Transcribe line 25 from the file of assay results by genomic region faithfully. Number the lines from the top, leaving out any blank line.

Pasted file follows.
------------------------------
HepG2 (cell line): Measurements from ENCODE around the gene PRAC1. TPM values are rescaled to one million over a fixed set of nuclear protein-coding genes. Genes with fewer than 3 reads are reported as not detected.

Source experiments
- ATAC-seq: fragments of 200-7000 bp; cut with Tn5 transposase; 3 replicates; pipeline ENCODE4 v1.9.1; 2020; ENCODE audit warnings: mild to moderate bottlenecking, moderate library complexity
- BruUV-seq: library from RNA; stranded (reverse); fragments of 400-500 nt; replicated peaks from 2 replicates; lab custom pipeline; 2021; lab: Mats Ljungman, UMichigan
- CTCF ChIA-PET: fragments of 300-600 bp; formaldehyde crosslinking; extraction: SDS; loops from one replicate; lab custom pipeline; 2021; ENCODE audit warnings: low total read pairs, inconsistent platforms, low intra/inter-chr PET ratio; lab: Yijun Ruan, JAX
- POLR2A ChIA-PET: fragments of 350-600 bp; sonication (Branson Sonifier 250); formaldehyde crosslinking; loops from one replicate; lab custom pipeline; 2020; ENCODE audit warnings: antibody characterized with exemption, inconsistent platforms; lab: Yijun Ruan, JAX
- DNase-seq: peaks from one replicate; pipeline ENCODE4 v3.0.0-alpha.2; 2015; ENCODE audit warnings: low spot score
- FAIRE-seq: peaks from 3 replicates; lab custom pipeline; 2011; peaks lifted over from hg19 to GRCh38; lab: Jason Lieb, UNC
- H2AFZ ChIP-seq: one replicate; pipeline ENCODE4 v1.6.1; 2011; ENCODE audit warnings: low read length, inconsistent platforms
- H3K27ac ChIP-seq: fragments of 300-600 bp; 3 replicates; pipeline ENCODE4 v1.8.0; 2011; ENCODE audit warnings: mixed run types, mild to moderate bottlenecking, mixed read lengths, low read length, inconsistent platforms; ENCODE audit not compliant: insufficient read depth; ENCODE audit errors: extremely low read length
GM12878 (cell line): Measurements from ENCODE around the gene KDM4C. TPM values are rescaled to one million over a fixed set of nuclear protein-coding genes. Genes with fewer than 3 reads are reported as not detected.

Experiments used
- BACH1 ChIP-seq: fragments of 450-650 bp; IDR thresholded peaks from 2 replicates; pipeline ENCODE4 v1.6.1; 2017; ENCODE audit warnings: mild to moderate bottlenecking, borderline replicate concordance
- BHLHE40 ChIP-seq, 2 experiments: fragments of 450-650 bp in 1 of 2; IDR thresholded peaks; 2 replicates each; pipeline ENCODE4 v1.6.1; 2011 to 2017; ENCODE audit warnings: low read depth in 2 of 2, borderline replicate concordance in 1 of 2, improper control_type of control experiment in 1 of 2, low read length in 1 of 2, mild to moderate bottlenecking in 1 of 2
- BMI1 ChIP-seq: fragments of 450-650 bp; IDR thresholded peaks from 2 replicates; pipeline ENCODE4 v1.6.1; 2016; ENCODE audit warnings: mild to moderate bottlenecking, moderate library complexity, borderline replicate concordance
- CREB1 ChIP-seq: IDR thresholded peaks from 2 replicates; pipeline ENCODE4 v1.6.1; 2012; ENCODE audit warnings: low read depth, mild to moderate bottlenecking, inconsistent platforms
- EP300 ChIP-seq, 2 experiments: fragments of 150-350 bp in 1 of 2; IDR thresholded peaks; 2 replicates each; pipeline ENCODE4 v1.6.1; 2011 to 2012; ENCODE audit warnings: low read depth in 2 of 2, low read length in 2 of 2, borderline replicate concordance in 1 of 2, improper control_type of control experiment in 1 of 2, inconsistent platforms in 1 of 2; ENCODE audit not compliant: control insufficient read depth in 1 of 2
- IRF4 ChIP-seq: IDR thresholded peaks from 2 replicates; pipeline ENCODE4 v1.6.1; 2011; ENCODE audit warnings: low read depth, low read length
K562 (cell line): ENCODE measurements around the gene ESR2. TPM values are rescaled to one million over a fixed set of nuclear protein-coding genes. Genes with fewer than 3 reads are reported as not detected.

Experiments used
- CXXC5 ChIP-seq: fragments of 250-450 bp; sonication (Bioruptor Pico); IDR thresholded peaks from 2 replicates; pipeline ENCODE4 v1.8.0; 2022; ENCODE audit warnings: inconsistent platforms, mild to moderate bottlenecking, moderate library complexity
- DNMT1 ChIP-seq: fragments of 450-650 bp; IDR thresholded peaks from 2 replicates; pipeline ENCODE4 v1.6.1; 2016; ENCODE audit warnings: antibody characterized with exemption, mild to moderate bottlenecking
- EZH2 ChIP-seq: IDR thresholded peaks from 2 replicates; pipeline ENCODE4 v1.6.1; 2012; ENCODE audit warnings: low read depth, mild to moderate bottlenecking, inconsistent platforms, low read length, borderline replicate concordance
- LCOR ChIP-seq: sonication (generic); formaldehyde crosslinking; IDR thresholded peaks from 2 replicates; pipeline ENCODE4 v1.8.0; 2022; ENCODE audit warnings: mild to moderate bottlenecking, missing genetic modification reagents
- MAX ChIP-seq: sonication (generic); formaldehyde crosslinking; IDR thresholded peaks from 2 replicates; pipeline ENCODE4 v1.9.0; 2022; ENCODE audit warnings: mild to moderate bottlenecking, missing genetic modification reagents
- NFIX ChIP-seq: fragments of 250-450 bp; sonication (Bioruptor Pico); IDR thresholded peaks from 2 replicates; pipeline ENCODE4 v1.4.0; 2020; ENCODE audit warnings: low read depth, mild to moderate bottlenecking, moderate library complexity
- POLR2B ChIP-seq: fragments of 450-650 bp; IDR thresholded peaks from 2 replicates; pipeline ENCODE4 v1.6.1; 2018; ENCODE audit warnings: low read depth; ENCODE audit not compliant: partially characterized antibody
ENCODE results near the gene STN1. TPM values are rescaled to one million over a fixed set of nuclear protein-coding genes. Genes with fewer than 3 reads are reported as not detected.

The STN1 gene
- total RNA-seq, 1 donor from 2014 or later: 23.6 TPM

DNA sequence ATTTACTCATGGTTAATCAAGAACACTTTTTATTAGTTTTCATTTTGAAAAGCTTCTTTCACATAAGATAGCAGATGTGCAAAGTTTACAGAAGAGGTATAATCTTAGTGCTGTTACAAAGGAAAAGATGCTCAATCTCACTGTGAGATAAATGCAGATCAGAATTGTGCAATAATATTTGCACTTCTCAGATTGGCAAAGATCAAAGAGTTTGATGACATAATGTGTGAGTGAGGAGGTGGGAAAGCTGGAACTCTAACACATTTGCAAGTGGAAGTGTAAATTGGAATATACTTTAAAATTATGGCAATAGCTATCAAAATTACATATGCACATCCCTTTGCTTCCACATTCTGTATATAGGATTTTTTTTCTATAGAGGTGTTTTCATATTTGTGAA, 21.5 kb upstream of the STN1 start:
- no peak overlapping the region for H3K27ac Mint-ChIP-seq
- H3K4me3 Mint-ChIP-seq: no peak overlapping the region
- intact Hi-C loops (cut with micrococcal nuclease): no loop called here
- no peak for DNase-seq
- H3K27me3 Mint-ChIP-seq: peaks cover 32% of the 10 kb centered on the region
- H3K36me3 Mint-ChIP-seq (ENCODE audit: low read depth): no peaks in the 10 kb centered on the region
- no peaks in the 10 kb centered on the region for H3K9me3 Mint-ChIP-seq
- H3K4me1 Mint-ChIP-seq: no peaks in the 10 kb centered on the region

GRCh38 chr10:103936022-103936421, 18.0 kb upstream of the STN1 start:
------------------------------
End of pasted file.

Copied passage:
- MAX ChIP-seq: sonication (generic); formaldehyde crosslinking; IDR thresholded peaks from 2 replicates; pipeline ENCODE4 v1.9.0; 2022; ENCODE audit warnings: mild to moderate bottlenecking, missing genetic modification reagents